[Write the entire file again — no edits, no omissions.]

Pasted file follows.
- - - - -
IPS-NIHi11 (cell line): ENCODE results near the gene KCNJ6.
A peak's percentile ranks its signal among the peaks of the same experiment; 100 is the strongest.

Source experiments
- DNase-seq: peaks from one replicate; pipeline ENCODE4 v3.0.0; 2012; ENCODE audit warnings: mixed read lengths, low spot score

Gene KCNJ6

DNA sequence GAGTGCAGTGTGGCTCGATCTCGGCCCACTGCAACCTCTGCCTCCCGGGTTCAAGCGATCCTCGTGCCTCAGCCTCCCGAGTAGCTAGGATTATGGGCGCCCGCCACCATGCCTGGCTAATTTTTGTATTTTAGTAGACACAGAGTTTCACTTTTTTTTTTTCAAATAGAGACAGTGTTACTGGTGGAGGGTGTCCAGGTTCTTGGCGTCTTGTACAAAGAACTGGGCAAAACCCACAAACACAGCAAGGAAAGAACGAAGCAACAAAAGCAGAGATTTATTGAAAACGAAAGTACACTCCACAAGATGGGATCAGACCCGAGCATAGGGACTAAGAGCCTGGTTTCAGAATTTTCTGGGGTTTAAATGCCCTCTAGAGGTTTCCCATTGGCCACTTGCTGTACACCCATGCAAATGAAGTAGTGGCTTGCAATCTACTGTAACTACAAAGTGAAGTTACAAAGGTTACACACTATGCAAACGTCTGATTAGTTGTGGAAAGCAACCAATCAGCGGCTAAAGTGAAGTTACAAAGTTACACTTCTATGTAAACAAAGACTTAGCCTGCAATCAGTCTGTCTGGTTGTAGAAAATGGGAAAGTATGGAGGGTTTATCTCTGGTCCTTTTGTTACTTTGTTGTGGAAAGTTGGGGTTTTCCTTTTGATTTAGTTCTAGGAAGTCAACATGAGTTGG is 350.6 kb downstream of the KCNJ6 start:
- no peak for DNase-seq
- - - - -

IPS-NIHi11 (cell line): ENCODE results near the gene KCNJ6.
A peak's percentile ranks its signal among the peaks of the same experiment; 100 is the strongest.

Source experiments
- DNase-seq: peaks from one replicate; pipeline ENCODE4 v3.0.0; 2012; ENCODE audit warnings: mixed read lengths, low spot score

Gene KCNJ6

DNA sequence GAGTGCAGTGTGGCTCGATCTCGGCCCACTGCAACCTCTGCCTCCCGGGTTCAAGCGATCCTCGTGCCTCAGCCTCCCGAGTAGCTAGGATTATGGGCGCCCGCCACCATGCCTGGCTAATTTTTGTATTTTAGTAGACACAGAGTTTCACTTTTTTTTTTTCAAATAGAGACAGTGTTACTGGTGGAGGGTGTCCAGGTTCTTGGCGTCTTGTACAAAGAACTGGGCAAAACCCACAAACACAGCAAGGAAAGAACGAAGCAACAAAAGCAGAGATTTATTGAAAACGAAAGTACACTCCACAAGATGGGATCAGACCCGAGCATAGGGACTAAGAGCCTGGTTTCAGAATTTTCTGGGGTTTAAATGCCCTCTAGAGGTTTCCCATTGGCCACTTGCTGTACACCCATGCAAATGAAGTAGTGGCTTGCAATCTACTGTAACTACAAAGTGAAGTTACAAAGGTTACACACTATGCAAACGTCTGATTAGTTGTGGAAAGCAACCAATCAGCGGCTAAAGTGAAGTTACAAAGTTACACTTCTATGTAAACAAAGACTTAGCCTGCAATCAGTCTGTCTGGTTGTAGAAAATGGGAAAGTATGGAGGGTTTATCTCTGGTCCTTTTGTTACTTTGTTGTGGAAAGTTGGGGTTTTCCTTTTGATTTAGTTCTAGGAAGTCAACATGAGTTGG is 350.6 kb downstream of the KCNJ6 start:
- no peak for DNase-seq